Repeated Measures c. Single-subject Designs I. A/B design ii. Multiple baseline design iii. Alternating treatments Correlation Designs Chapter 1 1, beginning on page 339. 1. Explanatory Design a. Correlate two or more variables b. Collect data at one point in time c. Analyzes all participants as a single group d. Two scores for each individual group-one for each variable e. Relation conclusions 2. Prediction Design a. Predictor variable I. “prediction” in the title it. Measure the predictor variable(s) at one point in time iii. Forecast future performance b. Criterion variable I. Assure the criterion variable at a later point in time Survey Designs Chapter 12, beginning on page 377. 1 . Cross-sectional Survey Designs a. Group comparisons b. National assessment 2. Longitudinal Survey Designs a. Trend studies b. Cohort studies c. Panel studies Chapter 13, beginning on page 424. 1 . The Systematic Design a. Open coding b. Axial coding c. Selective coding 2. Emergent Design a. Fit b. Ark c. Relevance d. Modifiability 3. Constructivist a. Views b. Values c. Beliefs d. Feelings e. Assumptions f. Ideologies Chapter 14, beginning on page 464. 1. Realist Ethnographers a. Hired-person dispassionate voice b. Objective data c. Participants’ views 2. Case Study a. Intrinsic Case Study b. Collective Case Study 3. Critical Ethnography Narrative Research Designs Chapter 15, beginning on page 503. 1 . Who writes or records the story? A. Biography b. Autobiography 2. How much of a life is recorded and presented? A. Life history b. Personal experience story 3. Who provides the story? A. Teacher’s stories b. Arsenal classroom experiences 4. Is a theoretical lens being used? A. Theoretical lens b. Advocating for groups or individuals 5. Can Narrative Forms be Combined?

Mixed Methods Designs Chapter 16, beginning on page 539. 1. Convergent parallel design a. Quantitative and qualitative data b. Compare or relate c. Interpretation 2. Explanatory sequential design a. Quantitative data collected/analyzed b. Follow-up with qualitative data collected/analyzed 3. Exploratory sequential design a. Qualitative data collected/analyzed b. Builds to quantitative data collected/analyzed 4. Embedded design a. Quantitative or qualitative design . Quantitative or qualitative data collected/analyzed I. Before, during, or after 5. Transformation design 6. Multiphase design a.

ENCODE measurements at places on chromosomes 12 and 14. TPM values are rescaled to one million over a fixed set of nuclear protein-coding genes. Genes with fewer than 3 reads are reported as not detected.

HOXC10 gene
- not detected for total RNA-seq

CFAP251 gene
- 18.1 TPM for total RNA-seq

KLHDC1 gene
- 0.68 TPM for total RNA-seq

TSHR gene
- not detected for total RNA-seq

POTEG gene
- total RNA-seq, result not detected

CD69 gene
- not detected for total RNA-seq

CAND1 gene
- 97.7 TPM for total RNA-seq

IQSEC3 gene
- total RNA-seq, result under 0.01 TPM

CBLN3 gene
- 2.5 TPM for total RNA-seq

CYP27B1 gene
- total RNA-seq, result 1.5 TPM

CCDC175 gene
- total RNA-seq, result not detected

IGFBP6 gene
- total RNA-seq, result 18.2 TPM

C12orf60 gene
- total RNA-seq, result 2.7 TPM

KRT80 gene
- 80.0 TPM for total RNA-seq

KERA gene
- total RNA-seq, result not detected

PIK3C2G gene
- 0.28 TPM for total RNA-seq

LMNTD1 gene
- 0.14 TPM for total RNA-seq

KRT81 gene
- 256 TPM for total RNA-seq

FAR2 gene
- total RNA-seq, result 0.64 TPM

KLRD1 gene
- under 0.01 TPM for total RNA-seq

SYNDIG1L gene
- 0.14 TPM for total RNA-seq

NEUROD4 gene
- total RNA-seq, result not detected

Study 1: qualitative b. Study 2: qualitative c. Study 3: mixed method Action Research Designs 1. Practical action research a. Small-scale b. Narrow focus c. Teachers or teams within a school or school district d. Improve specific, local issues e. Implement a plan of “action” 2. Participatory action research a. Social conditions/inquiry outside of education b. Influence the condition of society c. “action” based research Key Characteristics Chapter 10, beginning on page 296. 1. Random assignment 2. Control over extraneous variables 3. Manipulation of the treatment conditions 4. Outcome Measures 5.

Group comparisons 6. Threats to validity Chapter 11, beginning on page 342. 1. 1. Displays of scores (shatterproof and matrices) 2. 2. Associations between scores (direction, form, and strength) 3. 3. Multiple variable analysis (partial correlations and multiple regression) Survey Designs Chapter 12, beginning on page 380. 1. Sampling from a population 2. Collecting data through questionnaires or interviews 3. Designing instruments for data collection 4. Obtaining a high response rate Chapter 13, beginning on page 431. 1. Process approach 2. Theoretical sampling 3. Constant comparative data analysis 4.